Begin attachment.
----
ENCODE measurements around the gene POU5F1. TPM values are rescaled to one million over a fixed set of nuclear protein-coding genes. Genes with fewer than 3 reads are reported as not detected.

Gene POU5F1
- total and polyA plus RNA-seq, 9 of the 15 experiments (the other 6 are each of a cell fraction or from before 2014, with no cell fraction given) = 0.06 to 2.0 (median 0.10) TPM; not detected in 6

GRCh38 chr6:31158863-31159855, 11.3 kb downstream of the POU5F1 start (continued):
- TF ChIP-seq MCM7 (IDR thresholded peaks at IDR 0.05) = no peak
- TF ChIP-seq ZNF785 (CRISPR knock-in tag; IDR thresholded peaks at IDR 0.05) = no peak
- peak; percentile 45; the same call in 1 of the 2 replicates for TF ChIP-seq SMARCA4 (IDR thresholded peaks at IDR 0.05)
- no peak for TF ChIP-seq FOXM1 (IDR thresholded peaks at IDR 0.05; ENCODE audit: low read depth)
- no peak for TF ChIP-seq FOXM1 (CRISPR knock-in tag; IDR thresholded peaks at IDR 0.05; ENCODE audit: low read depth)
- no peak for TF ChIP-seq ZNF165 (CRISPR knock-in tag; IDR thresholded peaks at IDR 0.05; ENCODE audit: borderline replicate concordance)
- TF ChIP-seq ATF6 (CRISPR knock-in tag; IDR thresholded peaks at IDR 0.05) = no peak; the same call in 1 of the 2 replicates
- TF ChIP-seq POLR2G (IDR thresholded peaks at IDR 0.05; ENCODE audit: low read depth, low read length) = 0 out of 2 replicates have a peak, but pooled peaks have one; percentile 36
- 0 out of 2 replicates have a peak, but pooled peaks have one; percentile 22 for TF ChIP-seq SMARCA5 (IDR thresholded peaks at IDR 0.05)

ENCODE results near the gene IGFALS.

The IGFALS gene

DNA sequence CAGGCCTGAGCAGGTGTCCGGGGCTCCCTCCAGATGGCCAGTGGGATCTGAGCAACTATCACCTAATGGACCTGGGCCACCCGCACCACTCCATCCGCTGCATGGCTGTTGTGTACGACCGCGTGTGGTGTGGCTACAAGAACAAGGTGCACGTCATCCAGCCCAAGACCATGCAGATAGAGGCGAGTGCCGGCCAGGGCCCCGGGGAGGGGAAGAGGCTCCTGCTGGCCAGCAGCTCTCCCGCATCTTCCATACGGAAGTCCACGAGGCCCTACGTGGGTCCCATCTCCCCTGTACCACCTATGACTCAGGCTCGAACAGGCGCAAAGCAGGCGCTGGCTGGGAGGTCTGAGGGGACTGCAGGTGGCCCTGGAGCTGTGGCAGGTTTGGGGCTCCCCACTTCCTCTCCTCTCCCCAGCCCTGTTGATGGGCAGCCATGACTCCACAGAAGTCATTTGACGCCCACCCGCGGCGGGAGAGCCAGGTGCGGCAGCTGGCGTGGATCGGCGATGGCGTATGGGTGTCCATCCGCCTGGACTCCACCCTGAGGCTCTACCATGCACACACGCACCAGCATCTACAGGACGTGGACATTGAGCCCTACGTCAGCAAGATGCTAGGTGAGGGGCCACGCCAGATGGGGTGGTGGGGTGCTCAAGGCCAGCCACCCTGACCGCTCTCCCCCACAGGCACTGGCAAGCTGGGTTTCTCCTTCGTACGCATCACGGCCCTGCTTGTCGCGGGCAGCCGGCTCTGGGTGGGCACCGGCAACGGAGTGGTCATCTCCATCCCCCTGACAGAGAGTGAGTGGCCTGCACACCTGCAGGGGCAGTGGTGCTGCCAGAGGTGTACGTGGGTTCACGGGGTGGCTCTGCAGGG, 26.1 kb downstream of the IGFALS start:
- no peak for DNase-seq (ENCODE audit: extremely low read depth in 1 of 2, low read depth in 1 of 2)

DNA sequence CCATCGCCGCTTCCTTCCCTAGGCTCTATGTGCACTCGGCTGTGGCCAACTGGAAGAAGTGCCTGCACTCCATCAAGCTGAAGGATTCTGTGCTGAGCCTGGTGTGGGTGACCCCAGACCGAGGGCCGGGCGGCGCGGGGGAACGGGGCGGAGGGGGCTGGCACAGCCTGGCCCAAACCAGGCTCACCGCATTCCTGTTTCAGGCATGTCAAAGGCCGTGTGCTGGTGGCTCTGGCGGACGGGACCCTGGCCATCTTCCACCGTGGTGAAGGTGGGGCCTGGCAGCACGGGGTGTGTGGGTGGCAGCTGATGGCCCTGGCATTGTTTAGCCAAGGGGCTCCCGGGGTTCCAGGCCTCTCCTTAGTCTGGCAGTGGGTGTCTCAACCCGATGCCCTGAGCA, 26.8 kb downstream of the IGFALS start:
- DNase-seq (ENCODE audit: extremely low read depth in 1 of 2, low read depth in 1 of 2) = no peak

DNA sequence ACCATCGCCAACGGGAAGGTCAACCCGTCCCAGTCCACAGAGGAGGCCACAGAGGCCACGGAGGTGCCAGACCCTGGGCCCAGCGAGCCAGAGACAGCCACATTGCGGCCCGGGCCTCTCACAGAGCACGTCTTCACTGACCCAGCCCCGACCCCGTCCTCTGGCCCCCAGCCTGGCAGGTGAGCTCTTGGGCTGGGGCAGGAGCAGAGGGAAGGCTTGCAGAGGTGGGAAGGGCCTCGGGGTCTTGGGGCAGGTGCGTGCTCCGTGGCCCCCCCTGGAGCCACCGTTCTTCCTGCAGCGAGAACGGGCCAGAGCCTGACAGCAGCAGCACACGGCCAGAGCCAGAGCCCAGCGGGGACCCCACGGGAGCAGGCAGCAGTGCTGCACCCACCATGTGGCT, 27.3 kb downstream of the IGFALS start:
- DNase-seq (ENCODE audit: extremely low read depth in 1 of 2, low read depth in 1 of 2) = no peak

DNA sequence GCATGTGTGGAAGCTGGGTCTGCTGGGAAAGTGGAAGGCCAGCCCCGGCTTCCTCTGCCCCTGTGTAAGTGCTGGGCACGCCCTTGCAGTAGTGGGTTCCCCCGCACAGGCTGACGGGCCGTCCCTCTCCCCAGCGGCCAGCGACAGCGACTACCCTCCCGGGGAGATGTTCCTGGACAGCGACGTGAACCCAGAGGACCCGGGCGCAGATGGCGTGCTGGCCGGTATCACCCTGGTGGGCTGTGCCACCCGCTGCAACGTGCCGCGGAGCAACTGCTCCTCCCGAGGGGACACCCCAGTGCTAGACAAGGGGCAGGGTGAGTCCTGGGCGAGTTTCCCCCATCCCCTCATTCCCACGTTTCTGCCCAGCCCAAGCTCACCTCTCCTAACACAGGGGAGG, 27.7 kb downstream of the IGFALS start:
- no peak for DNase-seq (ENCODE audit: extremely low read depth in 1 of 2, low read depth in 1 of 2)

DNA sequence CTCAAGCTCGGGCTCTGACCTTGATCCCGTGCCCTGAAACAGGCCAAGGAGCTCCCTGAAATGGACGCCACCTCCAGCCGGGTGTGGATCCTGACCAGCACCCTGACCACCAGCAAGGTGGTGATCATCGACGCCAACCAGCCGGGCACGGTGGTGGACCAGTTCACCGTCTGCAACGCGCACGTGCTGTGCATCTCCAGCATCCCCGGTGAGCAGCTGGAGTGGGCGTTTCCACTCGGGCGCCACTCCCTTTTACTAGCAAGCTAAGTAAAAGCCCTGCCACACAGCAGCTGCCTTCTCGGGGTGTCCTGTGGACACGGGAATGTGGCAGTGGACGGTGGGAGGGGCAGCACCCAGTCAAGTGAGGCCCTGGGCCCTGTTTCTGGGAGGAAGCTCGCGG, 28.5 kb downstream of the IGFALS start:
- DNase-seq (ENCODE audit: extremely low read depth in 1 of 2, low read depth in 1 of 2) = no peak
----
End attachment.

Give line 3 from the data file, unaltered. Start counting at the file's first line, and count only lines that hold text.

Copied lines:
- total and polyA plus RNA-seq, 9 of the 15 experiments (the other 6 are each of a cell fraction or from before 2014, with no cell fraction given) = 0.06 to 2.0 (median 0.10) TPM; not detected in 6